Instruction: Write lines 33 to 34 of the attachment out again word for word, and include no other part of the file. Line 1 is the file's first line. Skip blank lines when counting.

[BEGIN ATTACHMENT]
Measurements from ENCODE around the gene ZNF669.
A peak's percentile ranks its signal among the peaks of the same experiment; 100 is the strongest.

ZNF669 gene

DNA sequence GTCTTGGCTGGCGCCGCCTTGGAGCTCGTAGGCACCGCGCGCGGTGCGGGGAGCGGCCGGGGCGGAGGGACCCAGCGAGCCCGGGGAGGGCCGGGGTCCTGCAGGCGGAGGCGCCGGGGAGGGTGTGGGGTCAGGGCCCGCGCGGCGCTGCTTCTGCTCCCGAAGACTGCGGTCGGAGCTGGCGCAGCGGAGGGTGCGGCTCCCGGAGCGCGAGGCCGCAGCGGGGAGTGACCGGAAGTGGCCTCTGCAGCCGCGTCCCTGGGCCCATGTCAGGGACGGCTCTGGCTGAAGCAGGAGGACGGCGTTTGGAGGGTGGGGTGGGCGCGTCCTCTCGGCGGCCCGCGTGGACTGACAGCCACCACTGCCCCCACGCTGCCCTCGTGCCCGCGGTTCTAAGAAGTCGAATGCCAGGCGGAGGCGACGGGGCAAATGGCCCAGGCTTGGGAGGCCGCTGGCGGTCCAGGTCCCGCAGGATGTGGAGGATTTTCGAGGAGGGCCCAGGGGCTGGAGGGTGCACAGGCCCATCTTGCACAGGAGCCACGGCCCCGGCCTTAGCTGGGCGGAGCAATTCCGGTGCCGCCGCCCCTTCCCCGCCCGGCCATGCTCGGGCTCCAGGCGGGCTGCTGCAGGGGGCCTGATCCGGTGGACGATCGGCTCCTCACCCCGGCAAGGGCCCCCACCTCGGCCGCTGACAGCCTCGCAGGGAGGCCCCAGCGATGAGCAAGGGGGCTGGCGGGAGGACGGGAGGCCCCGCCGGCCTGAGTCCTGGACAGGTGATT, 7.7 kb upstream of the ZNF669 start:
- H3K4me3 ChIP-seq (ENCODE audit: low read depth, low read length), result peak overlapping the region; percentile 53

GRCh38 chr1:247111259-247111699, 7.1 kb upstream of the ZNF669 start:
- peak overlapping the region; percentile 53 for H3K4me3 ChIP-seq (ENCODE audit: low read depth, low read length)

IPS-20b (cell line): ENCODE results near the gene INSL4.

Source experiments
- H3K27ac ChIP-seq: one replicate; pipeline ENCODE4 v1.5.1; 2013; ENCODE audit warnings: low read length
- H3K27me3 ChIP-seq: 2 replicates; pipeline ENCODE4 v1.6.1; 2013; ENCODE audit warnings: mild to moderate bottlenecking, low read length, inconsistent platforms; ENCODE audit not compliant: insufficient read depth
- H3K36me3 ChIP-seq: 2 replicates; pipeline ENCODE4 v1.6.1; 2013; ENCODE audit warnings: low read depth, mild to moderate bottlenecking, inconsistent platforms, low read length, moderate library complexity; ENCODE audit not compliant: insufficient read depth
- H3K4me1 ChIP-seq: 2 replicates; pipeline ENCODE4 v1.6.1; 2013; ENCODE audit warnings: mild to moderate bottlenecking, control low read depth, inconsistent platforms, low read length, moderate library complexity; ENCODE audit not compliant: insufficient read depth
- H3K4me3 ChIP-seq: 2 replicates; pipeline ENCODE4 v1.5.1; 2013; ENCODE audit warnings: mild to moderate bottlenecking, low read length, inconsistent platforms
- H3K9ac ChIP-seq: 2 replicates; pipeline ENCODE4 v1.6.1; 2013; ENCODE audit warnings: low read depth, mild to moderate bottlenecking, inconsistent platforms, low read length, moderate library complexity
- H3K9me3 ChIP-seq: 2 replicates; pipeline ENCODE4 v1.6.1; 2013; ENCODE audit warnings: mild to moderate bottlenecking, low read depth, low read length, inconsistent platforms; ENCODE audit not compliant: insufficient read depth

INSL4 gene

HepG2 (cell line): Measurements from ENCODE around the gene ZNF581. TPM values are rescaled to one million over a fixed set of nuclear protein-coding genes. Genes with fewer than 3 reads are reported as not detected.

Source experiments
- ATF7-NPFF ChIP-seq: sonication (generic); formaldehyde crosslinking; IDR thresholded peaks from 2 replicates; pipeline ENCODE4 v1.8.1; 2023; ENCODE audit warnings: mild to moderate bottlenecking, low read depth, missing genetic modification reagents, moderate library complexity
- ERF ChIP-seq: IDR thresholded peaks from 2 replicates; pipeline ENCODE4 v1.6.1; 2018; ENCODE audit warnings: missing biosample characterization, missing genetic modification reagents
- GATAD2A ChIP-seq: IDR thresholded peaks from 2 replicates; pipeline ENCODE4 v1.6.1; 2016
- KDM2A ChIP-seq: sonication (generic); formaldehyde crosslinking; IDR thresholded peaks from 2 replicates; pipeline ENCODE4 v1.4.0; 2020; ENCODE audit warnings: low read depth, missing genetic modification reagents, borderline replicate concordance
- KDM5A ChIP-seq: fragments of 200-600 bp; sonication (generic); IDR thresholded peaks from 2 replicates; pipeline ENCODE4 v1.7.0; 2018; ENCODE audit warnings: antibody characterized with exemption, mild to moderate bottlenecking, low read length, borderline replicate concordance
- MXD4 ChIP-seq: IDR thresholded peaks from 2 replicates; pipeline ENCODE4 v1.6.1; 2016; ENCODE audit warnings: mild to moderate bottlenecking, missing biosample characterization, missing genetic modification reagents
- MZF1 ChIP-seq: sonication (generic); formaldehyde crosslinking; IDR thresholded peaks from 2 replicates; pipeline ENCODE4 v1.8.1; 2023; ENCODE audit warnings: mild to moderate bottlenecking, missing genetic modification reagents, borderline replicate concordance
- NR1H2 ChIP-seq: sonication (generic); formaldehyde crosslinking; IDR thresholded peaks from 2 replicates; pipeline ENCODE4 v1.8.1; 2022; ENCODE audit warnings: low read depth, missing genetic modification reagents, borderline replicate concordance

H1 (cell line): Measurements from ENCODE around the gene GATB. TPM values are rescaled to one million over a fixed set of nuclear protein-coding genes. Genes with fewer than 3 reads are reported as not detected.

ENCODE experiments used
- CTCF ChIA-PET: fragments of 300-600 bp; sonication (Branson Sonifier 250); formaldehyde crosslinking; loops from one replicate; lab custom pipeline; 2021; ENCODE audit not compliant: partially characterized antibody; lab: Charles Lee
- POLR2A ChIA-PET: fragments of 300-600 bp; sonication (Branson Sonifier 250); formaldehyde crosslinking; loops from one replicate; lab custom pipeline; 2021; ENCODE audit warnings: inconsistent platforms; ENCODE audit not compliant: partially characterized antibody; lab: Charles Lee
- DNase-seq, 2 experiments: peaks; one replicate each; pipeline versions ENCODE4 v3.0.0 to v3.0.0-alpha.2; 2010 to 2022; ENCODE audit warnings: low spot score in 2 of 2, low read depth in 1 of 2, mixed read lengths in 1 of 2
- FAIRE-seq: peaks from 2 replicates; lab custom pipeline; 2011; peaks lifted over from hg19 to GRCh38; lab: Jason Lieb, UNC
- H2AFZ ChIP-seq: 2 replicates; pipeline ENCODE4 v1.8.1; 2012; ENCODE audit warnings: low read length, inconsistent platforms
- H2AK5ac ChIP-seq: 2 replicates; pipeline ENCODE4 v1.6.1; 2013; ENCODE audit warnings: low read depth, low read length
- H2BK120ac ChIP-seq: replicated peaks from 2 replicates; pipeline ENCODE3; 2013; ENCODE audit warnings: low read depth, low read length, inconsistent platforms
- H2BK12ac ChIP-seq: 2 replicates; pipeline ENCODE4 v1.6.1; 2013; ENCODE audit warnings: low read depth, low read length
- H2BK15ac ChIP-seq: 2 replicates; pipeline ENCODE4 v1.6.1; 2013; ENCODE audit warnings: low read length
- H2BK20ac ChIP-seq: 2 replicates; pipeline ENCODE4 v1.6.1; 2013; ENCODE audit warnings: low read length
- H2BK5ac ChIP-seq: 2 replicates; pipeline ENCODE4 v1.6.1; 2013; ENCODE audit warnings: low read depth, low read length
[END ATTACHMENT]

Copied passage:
- FAIRE-seq: peaks from 2 replicates; lab custom pipeline; 2011; peaks lifted over from hg19 to GRCh38; lab: Jason Lieb, UNC
- H2AFZ ChIP-seq: 2 replicates; pipeline ENCODE4 v1.8.1; 2012; ENCODE audit warnings: low read length, inconsistent platforms